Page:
Abstract: Harmful environmental consequences of growth have been rigorously documented and widely publicized throughout the past half-century. Yet, the quantity of matter and energy used by human economies continues to increase by the minute, while governments and businesses continue to promise and to prioritize further economic growth. Such a paradox raises questions about how we humans change course. This introduction to a Special Section offers a new theoretical approach to change, together with glimpses of adaptations underway around the world. It directs attention away from individual decision-making and toward systems of culture and power through which socialized humans and socioecological worlds are (re)produced, sustained and adapted. Potential for transformative change is found in habitual practices through which skills, perspectives, denials and desires are viscerally embodied, and in cultural systems (economic, religious, gender and other) that govern those practices and make them meaningful. Case studies reviewed illuminate diverse communities acting to maintain old and to forge new moral and material worlds that prioritize well-being, equity and sustainability rather than expansion. This article endeavors to galvanize change by conceptualizing degrowth, by decolonizing worldviews of expansionist myths and values, and by encouraging connections between science and activism, north and south.
This is the introductory article in Lisa L. Gezon and Susan Paulson (eds.) 2017. “Degrowth, culture and power”, Special Section of the Journal of Political Ecology, 24: 425-666.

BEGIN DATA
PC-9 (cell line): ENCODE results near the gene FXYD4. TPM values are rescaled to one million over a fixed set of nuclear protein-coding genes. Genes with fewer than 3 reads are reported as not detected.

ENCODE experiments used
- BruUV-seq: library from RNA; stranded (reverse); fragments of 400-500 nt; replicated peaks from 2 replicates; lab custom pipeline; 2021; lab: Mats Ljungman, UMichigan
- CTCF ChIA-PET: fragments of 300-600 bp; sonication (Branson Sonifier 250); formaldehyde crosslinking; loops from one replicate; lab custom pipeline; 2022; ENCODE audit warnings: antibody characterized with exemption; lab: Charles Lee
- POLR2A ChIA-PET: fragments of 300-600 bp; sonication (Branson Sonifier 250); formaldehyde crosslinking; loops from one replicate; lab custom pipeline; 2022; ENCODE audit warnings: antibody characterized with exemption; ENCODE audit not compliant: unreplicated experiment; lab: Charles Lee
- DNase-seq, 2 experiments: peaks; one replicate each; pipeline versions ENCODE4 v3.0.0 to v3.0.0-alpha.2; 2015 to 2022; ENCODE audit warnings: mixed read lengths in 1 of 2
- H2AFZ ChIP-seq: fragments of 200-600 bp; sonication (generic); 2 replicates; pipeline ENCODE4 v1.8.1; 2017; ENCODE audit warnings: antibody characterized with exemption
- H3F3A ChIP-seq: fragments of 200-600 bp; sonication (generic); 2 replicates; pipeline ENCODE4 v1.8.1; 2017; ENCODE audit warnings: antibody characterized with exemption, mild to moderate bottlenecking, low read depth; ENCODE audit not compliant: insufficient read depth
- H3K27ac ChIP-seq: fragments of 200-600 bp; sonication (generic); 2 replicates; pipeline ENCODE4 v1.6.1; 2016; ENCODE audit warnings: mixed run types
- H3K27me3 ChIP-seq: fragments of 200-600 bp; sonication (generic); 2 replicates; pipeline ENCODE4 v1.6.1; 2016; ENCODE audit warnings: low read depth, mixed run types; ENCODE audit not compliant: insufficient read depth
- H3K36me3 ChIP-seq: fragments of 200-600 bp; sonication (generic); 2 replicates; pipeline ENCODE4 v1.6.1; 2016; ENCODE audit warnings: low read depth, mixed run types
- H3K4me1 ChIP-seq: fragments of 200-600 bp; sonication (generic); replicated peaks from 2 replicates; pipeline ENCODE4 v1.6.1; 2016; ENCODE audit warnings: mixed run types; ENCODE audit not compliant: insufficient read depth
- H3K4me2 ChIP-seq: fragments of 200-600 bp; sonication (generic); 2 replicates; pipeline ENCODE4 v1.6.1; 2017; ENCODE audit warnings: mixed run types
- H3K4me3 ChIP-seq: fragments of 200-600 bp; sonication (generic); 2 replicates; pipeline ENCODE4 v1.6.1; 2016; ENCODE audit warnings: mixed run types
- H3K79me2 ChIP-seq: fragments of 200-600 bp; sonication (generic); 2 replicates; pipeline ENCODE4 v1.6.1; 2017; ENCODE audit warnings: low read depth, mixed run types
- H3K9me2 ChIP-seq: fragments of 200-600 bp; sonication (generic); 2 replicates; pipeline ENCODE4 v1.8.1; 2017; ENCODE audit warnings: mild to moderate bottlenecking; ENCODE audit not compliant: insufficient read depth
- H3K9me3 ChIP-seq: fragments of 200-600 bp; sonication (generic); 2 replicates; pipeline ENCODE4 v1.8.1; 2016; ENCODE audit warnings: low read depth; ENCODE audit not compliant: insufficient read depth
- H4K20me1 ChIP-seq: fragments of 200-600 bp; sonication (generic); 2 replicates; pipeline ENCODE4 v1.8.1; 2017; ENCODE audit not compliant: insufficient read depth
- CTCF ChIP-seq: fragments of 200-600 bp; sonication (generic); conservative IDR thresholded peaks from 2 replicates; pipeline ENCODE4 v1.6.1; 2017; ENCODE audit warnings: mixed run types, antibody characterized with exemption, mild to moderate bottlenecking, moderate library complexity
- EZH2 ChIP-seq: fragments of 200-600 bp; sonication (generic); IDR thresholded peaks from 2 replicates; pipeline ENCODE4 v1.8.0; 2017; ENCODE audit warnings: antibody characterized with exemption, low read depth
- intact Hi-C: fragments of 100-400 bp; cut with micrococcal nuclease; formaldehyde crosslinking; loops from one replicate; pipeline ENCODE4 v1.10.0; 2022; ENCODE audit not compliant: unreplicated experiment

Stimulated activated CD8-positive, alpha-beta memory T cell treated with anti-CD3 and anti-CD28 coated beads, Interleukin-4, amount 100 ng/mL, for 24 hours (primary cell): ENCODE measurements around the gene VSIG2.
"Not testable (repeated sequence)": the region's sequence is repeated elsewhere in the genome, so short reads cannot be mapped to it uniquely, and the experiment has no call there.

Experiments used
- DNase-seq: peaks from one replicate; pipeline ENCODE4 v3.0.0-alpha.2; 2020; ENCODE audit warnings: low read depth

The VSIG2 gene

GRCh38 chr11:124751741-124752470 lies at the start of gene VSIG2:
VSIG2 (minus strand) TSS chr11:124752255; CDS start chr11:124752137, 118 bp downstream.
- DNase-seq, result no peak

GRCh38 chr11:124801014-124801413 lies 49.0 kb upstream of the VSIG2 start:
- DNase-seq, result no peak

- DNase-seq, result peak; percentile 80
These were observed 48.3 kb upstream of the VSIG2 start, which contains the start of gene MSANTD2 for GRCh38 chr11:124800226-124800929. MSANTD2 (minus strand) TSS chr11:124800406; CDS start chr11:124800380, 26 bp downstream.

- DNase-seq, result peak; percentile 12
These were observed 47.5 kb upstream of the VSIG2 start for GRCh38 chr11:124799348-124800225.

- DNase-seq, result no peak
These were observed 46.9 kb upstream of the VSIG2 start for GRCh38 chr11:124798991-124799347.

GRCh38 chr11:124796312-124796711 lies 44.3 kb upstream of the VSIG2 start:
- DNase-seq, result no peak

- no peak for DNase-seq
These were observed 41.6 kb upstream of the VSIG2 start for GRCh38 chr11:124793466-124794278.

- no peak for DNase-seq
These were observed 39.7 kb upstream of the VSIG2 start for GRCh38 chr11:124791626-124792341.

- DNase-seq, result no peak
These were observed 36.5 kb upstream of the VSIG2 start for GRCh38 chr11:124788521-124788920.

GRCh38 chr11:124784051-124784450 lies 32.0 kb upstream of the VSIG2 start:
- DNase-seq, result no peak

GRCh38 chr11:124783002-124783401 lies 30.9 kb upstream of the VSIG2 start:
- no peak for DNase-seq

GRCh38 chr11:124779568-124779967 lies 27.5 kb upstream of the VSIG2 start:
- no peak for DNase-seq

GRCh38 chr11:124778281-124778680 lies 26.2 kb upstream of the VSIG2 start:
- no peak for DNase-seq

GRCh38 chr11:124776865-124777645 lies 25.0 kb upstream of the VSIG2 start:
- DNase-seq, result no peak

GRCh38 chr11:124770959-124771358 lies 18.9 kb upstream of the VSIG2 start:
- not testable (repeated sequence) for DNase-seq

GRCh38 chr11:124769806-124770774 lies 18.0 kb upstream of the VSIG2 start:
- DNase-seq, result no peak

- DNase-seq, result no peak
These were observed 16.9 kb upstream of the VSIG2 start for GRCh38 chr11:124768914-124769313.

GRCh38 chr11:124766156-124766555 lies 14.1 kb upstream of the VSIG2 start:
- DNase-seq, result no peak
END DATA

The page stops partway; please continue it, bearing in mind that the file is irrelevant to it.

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> Eric Hirsch. 2017. The unit of resilience: unbeckoned degrowth and the politics of (post)development in Peru and the Maldives. Journal of Political Ecology 24: 462-475.
> Ritu Verma. 2017. Gross National Happiness in Bhutan: meaning, measure and degrowth in a living development alternative. Journal of Political Ecology 24: 476-490.
> Jonathan Otto. 2017. Finding common ground: exploring synergies between degrowth and environmental justice in Chiapas, Mexico. Journal of Political Ecology 24: 491-503.
> Ragnheiður Bogadóttir and Elisabeth Skarðhamar Olsen. 2017. Making degrowth locally meaningful: the case of the Faroese grindadráp. Journal of Political Ecology 24: 504-518.
> Joshua Lockyer. 2017. Community, commons, and degrowth at Dancing Rabbit Ecovillage. Journal of Political Ecology 24: 519-542.
> Amy Cox Hall. 2017. Neo-monastics in North Carolina, de-growth and a theology of enough. Journal of Political Ecology 24: 543-565.
> Eeva Berglund. 2017. Steering clear of politics: local virtues in Helsinki’s design activism. Journal of Political Ecology 24: 566-581.
> Lisa L. Gezon. 2017. Beyond (anti)utilitarianism: khat and alternatives to growth in northern Madagascar. Journal of Political Ecology 24: 582-594.
> Emma McGuirk. 2017. Timebanking in New Zealand as a prefigurative strategy within a wider degrowth movement. Journal of Political Ecology 24: 595-609
> Ulrich Demmer and Agata Hummel. 2017. Degrowth, anthropology, and activist research: the ontological politics of science. Journal of Political Ecology 24: 610-622.
> Alf Hornborg. 2017. How to turn an ocean liner: a proposal for voluntary degrowth by redesigning money for sustainability, justice, and resilience. Journal of Political Ecology 24: 623-632.
> Karen Foster. 2017. Work ethic and degrowth in a changing Atlantic Canada. Journal of Political Ecology 24: 633-643.
> Jonathan DeVore. 2017. Trees and springs as social property: a perspective on degrowth and redistributive democracy from a Brazilian squatter community. Journal of Political Ecology 24: 644-666.